Exploring the Danish concept of hygge: fairylights in fireplace, grey cushions and throw rugs, pot of tea.

Embracing the Danish concept of hygge: drinking tea, reading a book under soft grey throw rugs in front of a fireplace lit with fairy lights

Adam’s 2017 hobby (read obsession!) is baking bread.  Often he’ll make tomorrow’s loaf before we cook dinner, so our afternoon cuppa is increasingly being accompanied by a slice of fresh, warm bread spread with butter, honey and dusted with salt flakes. It’s a nice way to wind down after the day and an opportunity to sit quietly for a few minutes and chat about our days.

Freshly baked loaf of honey and seed bread spread with butter, honey and sprinkled with salt flakes

Of an evening Adam and I will listen to music and read (occasionally while enjoying a glass of Australian shiraz!)  It creates this wonderfully relaxed atmosphere and you go to bed with a clear mind.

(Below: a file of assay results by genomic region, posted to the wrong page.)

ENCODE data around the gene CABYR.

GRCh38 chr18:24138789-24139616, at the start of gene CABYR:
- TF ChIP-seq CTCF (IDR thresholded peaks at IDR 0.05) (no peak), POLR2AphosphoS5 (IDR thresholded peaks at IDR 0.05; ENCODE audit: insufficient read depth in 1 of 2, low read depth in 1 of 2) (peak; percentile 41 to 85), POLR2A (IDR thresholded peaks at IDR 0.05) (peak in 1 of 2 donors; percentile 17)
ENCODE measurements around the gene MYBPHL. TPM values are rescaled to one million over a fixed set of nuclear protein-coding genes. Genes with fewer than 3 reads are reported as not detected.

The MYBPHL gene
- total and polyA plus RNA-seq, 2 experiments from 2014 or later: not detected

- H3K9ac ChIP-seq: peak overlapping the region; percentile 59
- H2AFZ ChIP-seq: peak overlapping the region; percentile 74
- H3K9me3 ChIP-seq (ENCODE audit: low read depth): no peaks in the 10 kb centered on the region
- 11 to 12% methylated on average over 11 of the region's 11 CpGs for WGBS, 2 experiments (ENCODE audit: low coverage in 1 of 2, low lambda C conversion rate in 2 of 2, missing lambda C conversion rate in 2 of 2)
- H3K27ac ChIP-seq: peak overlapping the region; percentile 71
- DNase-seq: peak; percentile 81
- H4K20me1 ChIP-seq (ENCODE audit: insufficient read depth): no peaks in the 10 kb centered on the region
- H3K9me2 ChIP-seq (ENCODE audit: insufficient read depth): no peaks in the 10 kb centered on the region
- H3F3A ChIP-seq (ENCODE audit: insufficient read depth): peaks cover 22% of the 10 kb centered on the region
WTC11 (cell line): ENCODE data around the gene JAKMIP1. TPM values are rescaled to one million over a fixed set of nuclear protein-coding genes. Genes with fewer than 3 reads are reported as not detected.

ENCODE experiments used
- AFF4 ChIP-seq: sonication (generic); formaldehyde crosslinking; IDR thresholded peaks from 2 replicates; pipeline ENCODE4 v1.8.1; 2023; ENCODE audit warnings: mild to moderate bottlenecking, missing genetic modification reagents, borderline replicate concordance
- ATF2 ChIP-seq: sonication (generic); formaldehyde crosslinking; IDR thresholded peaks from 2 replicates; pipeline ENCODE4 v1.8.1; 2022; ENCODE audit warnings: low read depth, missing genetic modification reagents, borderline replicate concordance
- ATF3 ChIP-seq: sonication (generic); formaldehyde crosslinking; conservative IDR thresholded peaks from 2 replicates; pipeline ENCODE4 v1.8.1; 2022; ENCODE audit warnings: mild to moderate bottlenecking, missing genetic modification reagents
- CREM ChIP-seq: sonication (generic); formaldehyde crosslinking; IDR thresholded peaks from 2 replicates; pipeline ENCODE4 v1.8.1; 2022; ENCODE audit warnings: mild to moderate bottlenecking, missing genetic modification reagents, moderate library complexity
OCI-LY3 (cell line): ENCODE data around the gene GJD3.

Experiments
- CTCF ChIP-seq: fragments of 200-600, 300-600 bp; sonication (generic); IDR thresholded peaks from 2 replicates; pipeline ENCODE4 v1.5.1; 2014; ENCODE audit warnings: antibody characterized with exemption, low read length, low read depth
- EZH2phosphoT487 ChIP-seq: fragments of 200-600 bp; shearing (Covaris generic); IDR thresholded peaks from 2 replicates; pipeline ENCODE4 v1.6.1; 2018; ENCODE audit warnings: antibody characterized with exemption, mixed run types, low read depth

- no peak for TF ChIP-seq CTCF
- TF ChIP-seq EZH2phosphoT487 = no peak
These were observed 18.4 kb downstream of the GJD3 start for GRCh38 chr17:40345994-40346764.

Hygge is something I’d like to keep up even when the weather warms. I’m imagining fresh flowers, open windows, elderflower spritzers and bowls of jewel-like berries. It’s also increased my desire for a Scandinavian holiday over the next 12 months tenfold!

What I really like about hygge though, is that it’s something you can create in your own home too with either little or no expense.  It’s not about having designer throw blankets, or fancy scented candles, it’s more about creating that feeling of loveliness by changing your mindset. You can use what you’ve got around you to do that. Try it, you might be pleasantly surprised :). Happy hygee-ing! x


The new year

The new year